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Regulator proposes re-opening border to Mexican pork

OHIO - US food companies may soon be able to restart sending their pork supplies to Mexico for processing, if US Department of Agriculture (USDA) proposals are given the go-ahead.
calendar icon 16 January 2007
clock icon 1 minute read

The USDA’s Animal and Plant Health Inspection Service (APHIS) has issued a proposal to allow the importation of uncooked pork and pork products from designated regions in Mexico where classical swine fever (CSF) is considered to exist if the shipments originate in an area free of the disease.

Labour costs in pork processing plants are nine times lower in Mexico than the US.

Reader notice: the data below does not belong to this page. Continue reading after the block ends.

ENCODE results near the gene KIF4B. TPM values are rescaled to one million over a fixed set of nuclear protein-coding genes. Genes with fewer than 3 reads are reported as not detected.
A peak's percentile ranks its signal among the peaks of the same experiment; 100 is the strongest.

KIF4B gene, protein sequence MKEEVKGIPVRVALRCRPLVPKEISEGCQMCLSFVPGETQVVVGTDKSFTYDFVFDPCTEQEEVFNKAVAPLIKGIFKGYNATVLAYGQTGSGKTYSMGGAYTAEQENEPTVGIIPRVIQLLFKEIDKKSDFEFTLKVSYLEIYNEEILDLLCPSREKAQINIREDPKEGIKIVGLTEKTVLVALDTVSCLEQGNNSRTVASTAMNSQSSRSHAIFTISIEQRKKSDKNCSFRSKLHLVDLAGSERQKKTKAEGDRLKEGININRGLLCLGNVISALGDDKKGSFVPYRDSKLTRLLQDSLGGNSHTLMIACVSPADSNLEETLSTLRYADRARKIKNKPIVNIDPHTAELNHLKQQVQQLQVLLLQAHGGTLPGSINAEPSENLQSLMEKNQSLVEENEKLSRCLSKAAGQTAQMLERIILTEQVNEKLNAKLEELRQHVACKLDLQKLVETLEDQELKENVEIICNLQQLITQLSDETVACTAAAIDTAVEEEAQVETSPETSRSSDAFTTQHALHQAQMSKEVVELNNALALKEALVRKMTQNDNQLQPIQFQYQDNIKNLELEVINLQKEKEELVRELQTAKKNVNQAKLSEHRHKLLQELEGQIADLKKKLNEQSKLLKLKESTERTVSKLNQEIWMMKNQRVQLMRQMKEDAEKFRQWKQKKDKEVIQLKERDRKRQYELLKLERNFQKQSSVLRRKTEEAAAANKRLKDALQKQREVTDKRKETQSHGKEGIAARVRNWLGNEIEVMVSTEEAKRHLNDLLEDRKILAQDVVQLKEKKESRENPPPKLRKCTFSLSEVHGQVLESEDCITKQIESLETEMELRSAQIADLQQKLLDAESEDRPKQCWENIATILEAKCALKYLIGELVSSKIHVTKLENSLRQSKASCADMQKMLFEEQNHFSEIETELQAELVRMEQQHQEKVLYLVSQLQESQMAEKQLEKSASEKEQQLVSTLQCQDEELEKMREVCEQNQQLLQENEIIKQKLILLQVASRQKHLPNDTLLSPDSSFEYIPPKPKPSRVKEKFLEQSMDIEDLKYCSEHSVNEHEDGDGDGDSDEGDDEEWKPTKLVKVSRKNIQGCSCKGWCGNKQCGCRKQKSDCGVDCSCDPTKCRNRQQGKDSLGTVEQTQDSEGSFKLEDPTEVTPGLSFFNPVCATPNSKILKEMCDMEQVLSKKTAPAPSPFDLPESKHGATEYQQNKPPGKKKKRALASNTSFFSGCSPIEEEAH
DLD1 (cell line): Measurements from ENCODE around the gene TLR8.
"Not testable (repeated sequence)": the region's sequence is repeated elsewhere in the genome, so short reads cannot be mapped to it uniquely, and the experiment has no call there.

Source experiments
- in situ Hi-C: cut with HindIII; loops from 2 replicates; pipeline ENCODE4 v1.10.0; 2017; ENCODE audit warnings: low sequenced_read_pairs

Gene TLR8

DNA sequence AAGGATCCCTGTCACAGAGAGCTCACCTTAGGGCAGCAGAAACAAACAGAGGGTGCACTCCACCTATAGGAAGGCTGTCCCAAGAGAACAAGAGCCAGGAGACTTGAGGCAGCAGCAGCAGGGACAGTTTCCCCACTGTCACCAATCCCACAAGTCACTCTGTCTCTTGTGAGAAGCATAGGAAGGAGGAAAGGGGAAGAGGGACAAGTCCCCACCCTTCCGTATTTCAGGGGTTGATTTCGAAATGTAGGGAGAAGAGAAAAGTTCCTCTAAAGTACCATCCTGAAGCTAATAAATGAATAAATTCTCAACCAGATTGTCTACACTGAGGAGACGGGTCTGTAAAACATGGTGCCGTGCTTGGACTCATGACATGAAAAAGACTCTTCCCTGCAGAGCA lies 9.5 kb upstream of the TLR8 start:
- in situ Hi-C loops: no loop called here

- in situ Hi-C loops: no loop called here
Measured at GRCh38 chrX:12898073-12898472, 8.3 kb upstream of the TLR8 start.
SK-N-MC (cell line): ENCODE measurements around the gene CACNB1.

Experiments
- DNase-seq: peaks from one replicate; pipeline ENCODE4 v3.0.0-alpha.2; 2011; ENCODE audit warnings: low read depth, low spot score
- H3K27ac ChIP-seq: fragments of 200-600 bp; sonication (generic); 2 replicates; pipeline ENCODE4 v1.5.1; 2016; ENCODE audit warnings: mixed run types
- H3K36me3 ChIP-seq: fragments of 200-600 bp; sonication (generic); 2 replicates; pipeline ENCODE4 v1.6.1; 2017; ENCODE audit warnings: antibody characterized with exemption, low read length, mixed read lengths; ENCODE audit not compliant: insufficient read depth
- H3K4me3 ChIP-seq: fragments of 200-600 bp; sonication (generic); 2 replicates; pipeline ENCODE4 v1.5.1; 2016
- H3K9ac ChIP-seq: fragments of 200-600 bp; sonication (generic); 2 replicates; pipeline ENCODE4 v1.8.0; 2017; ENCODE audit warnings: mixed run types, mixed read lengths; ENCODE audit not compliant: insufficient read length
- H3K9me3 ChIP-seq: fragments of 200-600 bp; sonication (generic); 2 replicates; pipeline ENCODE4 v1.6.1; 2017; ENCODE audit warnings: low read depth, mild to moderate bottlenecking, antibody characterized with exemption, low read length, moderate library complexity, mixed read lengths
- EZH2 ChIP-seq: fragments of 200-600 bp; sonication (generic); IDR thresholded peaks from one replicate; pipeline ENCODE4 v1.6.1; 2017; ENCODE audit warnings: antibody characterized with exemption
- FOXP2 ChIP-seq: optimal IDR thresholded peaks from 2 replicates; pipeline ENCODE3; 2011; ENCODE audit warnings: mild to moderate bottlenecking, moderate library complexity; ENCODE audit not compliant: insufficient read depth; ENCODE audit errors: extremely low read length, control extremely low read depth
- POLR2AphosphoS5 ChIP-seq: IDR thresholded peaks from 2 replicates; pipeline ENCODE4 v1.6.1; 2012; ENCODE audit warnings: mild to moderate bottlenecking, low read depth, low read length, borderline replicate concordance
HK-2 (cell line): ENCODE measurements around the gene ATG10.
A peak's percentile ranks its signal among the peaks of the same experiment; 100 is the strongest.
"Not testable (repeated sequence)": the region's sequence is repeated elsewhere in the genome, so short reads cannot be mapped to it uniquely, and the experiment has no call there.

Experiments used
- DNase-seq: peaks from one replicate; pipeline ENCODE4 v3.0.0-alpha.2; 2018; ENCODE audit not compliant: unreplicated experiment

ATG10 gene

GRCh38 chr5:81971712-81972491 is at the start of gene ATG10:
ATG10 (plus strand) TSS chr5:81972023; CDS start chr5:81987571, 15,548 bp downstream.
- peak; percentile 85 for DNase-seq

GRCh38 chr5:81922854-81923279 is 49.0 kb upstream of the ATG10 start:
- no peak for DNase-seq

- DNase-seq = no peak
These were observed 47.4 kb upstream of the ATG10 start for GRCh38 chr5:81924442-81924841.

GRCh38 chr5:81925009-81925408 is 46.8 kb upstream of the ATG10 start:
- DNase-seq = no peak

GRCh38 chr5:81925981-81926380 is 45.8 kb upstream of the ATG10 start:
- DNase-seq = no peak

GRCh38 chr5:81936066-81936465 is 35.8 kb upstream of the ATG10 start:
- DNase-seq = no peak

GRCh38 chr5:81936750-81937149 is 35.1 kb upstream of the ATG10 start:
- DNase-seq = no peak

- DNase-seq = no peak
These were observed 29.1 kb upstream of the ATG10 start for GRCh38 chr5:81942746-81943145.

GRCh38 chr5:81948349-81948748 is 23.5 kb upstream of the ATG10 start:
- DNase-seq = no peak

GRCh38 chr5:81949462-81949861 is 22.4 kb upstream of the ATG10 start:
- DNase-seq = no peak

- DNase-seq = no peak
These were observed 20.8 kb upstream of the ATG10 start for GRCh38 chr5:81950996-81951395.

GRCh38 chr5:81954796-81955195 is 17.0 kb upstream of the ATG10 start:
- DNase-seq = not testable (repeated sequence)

Since the phase in of the North American Free Trade Agreement (NAFTA) from 1994, companies have been using plants in Mexico for slaughtering and processing their pork supplies. The processed pork is then re-imported back into the US for use by the companies or for distribution.

However re-occuring outbreaks of classical swine fever (CSF) in Mexico has led the USDA to impose restrictions on all pork imports into the US. An improvement in animal health in Mexico prompted the USDA in 2006 to declare many regions of Mexico low or free of risk.

Source: Truth about Trade & Technology